Deny ‘galamseyers’ access to cocoa lands – Best farmer

The National Best Cocoa Farmer for 2021, Nana Kojo Amoako, has advised cocoa farmers to desist from giving their cocoa farmlands to galamsey operators to protect their cocoa business and industry.

According to him, the cocoa industry brought in more revenue to the country than galamsey and cocoa farmers also stood to gain more from cocoa farming than selling their lands for galamsey operators.

Speaking at a press conference by the Ghana Cocoa, Coffee and Sheanut Farmers Association (COCOSHE) and Past Cocoa Farmers Award Winners in Accra on Friday, he said, the benefits of cocoa farming were long-term, unlike galamsey.

It was meant to advise the state on their positions on galamsey and urged cocoa farmers to desist from selling their land for galamsey operators.

“You can give your land for galamsey and get an outright big cash of about GH¢30,000 to GH¢40,000, but this money can be consumed within a short time, but cocoa can feed and bring you money for your life time,” he stressed.

Nana Amoako urged cocoa farmers to desist from believing the ideas being peddled by a section of the public that cocoa farmers could not make enough money to put up their own houses and would remain in poverty if they continued to with cocoa farming.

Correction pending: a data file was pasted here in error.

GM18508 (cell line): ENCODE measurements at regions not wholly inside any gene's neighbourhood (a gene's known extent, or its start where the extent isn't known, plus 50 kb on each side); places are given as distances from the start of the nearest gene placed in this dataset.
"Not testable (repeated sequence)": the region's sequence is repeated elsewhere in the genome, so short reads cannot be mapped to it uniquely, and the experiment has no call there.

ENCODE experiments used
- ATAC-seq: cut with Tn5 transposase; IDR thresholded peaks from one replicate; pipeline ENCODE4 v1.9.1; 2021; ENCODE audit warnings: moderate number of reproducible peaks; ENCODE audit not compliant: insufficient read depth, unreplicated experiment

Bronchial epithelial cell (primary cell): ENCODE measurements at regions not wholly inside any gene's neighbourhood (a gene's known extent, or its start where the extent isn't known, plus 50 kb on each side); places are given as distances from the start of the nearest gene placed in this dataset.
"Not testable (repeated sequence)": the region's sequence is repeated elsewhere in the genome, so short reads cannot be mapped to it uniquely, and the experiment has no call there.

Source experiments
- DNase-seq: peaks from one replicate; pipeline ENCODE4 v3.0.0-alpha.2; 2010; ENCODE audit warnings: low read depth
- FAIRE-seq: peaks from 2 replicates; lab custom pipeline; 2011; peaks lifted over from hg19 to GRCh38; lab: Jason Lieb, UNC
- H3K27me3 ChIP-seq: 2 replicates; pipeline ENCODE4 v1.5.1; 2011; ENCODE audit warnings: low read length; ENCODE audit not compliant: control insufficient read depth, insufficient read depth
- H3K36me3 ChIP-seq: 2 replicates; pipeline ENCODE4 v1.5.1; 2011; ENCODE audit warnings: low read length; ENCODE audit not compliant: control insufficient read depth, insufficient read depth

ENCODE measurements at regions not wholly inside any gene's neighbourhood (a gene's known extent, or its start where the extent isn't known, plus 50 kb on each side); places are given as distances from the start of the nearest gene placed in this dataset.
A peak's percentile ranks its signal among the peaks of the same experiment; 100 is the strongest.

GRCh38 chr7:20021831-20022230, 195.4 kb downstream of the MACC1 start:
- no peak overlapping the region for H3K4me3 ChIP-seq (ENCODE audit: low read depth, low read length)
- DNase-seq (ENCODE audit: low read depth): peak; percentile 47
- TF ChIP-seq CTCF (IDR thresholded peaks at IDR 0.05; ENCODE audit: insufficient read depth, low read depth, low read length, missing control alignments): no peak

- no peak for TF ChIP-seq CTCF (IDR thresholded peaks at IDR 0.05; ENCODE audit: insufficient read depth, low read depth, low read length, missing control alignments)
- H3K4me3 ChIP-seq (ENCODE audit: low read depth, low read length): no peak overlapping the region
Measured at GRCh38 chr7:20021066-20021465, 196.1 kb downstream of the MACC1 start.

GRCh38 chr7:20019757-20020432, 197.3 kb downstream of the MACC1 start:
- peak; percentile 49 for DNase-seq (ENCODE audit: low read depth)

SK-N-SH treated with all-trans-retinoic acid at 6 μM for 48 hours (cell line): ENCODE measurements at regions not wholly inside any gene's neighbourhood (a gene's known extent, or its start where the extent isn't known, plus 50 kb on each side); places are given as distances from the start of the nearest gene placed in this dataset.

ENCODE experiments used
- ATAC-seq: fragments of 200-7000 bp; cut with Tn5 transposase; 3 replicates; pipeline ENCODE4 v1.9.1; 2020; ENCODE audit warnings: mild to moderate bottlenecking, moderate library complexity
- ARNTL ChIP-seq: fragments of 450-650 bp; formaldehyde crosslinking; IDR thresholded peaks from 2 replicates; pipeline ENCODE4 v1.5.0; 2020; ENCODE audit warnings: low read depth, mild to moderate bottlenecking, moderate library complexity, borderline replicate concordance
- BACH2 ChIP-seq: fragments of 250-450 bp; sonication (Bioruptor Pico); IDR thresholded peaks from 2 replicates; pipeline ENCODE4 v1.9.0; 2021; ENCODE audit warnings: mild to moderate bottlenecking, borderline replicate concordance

The National Best Farmer stressed that cocoa farming is lucrative and one can make it in life by engaging in cocoa farming.

“It is because of cocoa farming that I am what I am today and travelling around the country and also before you talking about cocoa farming,” he said.

He observed that cocoa farmers could be rich as other crop farmers if they took cocoa farming as a business and planned their finances well.

Nana Amoako, who is the Ambassador for  Hand  Pollination for cocoa opined that it was not true rubber cultivation was more lucrative than cocoa farming as being peddled around the country.

Nana Amoako called on the government to put stringent measures in place to curb galamsey in the country.

Nana Johnson-Mensah, anational executive member of COCOSHE and the Western North Chief Farmer, said galamsey was having a serious toll on the cocoa industry.

According to him, activities of galamsey operators had destroyed large tracts of cocoa farms in the Western North, which used to be leading source of cocoa in the country.

Nana Johnson-Mensah who represented farmers on the COCOCOB Board, said galamsey was a worry to COCOSHE as the practice was impacting negatively on the cocoa industry and reducing cocoa production in the Western North.

He called for a stiffer law to make it criminal to destroy cocoa trees as it pertained for rubber.

“Even though, there are galamsey activities going on around the country, rubber plantations are not being destroyed because of the stiffer law protecting the rubber tree,” Nana Johnson-Mensah, said.


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